Combined with the earlier druid story and the Stormwind Fallacy being a frequent attitude in some gaming circles, min-maxers can often feel attacked for their play-style or feel as though they're part of a different fandom entirely from fellow D&D players.  It's unfortunate, then, that some min-maxing communities end up taking a hostile attitude towards others.  In some cases it may go so far as to dictating how other players should build their PCs, creating an overpowered PC to prove some point against the DM and/or gaming group.  In worst-case scenarios they might go as far as to assume that their encyclopedic knowledge of build combinations and rules exploits makes them an intellectual ubermensch amid a sea of idiots who just want to game without worrying so much over builds and balance.  Frank Trollman and his fanbase among the Gaming Den are a good example of these previous attitudes, and their attitude for starting flame wars on other boards (including Pathfinder's open playtest) has helped contribute to said negative attitudes simply by being the loudest and most negative voices.

A Personal Conclusion

The odd thing is I consider myself a min-maxer, but when it comes to actual games I don't always have the time or resources to build PCs and encounters to such rigorous positions.  As a DM I often wing it or shift around monster attributes or reskin existing enemies to make for a challenging fight which doesn't become a curbstomp battle.  Sometimes I pick sub-optimal choices deliberately for NPCs, and I've moreso relied upon the advice of other CharOps folks for PC building than trying to do the work required myself.  In spite of agreeing with a lot of their positions I don't really play as one very often.

I do think that hanging out among min-maxers for years has helped me become better as a gamer, and has helped D20 D&D in several ways.  You see, in spite of being very critical of the many flaws of 3rd Edition D&D and its D20 spin-offs, min-maxing communities still enjoy and play the game and find ways to change or work around said flaws.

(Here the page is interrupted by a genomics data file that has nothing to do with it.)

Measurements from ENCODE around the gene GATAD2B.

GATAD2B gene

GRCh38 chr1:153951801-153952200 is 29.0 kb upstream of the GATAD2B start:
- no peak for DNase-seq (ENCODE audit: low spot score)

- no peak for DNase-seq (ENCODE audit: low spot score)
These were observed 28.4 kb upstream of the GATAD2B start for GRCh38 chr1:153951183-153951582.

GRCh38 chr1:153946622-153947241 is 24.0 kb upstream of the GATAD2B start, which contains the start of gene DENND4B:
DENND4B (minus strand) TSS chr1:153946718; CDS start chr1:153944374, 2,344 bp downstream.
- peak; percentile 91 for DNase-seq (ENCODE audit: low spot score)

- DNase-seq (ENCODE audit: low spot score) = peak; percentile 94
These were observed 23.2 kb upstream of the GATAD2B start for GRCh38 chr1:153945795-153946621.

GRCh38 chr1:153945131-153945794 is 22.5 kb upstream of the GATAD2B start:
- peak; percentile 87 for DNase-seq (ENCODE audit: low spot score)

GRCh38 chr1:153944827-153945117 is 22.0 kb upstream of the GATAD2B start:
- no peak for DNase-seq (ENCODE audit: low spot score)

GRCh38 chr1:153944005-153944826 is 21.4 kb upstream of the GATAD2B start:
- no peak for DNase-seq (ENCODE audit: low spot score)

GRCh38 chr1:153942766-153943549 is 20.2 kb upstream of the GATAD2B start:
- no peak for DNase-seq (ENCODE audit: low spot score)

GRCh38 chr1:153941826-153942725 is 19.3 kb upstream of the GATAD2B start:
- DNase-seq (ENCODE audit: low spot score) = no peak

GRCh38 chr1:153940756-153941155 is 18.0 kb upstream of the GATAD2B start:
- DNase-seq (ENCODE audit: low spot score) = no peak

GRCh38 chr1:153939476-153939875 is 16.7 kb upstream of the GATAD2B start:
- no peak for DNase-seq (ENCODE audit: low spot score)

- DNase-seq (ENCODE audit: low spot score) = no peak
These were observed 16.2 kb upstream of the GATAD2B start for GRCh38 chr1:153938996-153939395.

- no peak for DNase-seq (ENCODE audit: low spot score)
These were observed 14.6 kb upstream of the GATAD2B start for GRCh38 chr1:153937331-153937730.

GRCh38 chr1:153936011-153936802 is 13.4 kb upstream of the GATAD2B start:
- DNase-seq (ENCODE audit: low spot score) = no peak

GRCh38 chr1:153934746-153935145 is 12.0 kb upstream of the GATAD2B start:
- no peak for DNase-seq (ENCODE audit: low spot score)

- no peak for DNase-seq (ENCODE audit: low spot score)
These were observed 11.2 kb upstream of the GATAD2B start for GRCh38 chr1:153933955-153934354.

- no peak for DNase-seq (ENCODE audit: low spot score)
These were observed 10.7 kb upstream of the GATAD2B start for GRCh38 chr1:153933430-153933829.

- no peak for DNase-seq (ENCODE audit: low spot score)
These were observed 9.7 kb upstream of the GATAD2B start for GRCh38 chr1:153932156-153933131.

3rd Edition D&D is one of the most imbalanced Editions on the market.

Its inclusion of trap options "to reward system mastery" is a terrible idea.

Roughly 50% of the games' levels see a dynamic shift in how the core of the game is played, and the prep time of the DM goes up exponentially as they have to patch problems the playtesters never discovered or touched.

I can hold all these opinions, but I can still love this game in spite of its flaws.  Their knowledge of the rules means that min-maxers are very good at being critical of their own game and still loving it.  This is a good tool which can help one avoid the adopting the more obsequious behavior in the tabletop fandom: things like "Strength caps for women are NOT sexist!  Otherwise you're calling Gary Gygax sexist!" or "People who are unhappy with this latest bit of errata should stop complaining and play another game".  I think that the willingness towards relentless self-criticism of one's own games is a much more valuable lesson than all the Handbooks and class guides put together.  Without it, so much more of the D&D fandom would remain stagnant and unwilling to change, willfully blind to its own flaws in fear of losing the love they have for their own game.

PS JaronK's tier system for classes is another good read, examining game balance between classes (or more so the lack of it).  It's a great thing to show to D20 newbies, and this post examines how the various classes interact with each other.